I read all of Brave New War and Robb never defines GGs, only describes them,

    Sean,

    “man, we could take this whole thing down, but then it'd lapse into all out war, so we'll just punk enough to benefit our agenda”

    I agree. I think Robb would answer this criticism by saying that GGs would pick up cues from the system as to whether they should push hard or not — but this leads back into the criticism of GGs-as-altruists.

  4. After having spent literally hours talking with insurgent members of QJBR, Islamic Army of Iraq and Ansar al Sunnah it was great to see their thinking/actions being completely covered in Brave New War. A recent quote by a 1st Cav soldier in south Baghdad stated in in their cat and mouse game with the insurgents this was one really really smart mouse.

    I think those that doubt the book, or it's terminology should spend some time in Iraq studying the problem up close and personal. The evolutionary changes in insurgent structure, speed of adoption of battle tactics amoung all the groups to include the Shiite militias, the constant unending evloutionary changes in IED technology and insurgent counter IED techniques is amazing to watch AND there is no common standard 4G explanation for this. This insurgency and for that matter al Qaede has moved their fight from the physical battle space to cyperspace and 4G does not talk about that shift.

    I am amazed that many still do not believe that there is a global Sunni Salafi/Tikfiri driven global jihad.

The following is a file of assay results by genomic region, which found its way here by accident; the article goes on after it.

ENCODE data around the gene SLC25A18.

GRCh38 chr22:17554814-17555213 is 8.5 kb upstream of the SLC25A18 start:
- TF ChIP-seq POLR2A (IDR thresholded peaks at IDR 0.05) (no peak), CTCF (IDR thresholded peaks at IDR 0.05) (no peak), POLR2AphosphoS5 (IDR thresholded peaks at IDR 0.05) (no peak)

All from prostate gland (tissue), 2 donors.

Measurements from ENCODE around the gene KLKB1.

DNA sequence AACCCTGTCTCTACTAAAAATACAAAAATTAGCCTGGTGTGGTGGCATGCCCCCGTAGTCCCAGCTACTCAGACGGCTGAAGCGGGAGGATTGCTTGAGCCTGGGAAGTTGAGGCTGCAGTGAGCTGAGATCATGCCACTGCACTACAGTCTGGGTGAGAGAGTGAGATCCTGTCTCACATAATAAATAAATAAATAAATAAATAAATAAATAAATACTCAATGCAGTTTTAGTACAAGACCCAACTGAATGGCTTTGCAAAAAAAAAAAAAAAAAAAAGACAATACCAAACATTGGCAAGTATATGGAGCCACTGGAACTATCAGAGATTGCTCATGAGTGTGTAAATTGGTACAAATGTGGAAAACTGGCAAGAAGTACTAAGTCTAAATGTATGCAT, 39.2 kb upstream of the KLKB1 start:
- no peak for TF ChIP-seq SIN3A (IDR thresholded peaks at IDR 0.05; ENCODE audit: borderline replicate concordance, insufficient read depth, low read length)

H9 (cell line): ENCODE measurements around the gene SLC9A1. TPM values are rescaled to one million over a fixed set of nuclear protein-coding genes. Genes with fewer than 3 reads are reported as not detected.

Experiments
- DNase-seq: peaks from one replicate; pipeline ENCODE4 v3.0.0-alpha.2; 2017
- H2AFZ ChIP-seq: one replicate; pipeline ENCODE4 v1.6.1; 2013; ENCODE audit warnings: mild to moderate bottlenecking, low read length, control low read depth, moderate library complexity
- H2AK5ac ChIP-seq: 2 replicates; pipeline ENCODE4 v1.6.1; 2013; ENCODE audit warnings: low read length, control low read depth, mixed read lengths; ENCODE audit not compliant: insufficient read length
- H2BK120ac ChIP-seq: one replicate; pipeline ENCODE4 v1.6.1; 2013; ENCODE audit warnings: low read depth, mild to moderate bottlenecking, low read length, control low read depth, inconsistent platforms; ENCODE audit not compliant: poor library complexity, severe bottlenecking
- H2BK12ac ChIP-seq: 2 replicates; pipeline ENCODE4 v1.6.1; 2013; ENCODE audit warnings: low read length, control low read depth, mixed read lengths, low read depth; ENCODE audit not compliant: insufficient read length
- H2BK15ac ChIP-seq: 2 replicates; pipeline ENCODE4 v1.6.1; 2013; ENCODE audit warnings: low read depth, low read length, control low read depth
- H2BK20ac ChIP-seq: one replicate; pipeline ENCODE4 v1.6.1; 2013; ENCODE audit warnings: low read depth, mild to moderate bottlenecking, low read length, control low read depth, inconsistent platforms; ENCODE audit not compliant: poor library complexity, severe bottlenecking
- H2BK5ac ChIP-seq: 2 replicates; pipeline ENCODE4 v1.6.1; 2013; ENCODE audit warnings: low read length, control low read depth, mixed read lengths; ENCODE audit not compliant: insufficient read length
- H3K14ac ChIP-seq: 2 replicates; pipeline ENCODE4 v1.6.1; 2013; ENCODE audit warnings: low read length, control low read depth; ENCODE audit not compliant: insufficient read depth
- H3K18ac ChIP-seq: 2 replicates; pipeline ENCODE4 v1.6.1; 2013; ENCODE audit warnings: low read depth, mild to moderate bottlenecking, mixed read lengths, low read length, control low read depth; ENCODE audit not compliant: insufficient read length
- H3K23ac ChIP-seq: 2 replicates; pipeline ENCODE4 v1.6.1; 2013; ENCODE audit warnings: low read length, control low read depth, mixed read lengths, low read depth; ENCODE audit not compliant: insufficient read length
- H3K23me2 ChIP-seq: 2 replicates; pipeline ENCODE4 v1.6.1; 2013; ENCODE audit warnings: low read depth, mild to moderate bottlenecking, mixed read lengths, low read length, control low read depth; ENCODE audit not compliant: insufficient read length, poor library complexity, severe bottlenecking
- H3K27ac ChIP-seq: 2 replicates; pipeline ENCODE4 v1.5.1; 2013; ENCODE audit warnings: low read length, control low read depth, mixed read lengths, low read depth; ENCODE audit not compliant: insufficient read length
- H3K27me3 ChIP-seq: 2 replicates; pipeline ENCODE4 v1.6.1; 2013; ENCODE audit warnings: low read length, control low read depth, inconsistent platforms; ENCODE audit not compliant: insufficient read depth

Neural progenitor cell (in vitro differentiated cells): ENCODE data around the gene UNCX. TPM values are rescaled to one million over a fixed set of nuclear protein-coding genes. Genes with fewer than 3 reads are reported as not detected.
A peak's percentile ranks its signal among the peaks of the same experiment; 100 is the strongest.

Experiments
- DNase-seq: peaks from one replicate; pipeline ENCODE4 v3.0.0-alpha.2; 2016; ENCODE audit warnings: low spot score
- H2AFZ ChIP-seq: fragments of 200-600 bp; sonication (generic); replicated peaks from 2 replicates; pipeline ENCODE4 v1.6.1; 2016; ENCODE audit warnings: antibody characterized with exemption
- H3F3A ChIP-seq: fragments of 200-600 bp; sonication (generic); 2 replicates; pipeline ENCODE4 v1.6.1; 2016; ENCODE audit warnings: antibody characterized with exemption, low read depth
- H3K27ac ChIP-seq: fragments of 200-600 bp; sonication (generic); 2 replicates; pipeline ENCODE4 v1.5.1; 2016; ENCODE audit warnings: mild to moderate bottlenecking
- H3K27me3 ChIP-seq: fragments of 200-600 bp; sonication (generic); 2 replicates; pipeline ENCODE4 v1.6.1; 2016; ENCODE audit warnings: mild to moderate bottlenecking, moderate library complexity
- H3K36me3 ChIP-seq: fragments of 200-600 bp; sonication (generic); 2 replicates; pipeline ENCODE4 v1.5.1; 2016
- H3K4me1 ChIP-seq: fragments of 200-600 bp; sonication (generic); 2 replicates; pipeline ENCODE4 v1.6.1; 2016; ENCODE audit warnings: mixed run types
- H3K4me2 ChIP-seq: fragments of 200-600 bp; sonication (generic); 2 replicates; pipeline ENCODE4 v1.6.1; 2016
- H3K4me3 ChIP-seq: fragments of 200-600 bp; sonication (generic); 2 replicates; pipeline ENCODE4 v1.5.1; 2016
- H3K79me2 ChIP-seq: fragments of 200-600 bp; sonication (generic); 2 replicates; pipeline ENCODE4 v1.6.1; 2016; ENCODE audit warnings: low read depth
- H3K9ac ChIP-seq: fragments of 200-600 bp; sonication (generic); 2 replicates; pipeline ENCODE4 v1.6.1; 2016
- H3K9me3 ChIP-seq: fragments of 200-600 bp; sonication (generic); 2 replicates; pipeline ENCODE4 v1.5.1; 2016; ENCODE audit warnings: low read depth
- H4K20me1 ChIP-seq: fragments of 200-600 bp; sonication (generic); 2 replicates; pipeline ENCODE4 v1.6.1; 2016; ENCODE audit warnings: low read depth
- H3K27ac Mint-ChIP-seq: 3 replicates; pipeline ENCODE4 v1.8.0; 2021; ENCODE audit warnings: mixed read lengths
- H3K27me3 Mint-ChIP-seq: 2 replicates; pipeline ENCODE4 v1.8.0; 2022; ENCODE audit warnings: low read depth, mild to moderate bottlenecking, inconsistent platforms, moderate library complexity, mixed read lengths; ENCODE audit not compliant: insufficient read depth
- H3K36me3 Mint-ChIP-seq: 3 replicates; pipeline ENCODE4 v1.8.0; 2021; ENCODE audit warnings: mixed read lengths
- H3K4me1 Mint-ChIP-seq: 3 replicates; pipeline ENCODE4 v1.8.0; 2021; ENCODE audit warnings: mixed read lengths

This book comes close to the reality in Iraq and the evolutionary changes in insurgencies that leave the realm of 4G.

  5. Richard,

    Thank you for your excellent comment. Knowledgeable feedback like yours makes tdaxp what it is.

    I want to understand your thinking more, so I have some thoughts and:

    “The evolutionary changes in insurgent structure, speed of adoption of battle tactics amoung all the groups to include the Shiite militias, the constant unending evloutionary changes in IED technology and insurgent counter IED techniques is amazing to watch AND there is no common standard 4G explanation for this. This insurgency and for that matter al Qaede has moved their fight from the physical battle space to cyperspace and 4G does not talk about that shift.”

    I agree with this, so far as the GW framework is technologically-neutral and “open source warfare” describes rapid shifting of technology. Indeed, my post on the Unix Philosophy [1] covered much of the same ground.

    “I am amazed that many still do not believe that there is a global Sunni Salafi/Tikfiri driven global jihad.”

    I agree — but this poses a problem for the book.

    Remember that “global guerrillas” appear to oppose the formation of any strong government. If the jihadis actually want to replace the current apostate regimes with the beautiful Sharia, then they are not global guerrillas. Likewise, if the “global Sunni Salafi / Tikfiri driven global jihad” merely aims to weaken but not destroy or replace states, then they are not trying to implement the Sharia.

    [1] http://www.tdaxp.com/archive/2006/04/09/the-unix-philosophy-modularity-and-patriarchy.html
    [2] http://www.tdaxp.com/archive/2007/02/05/working-definition-of-global-guerrillas-try-2.html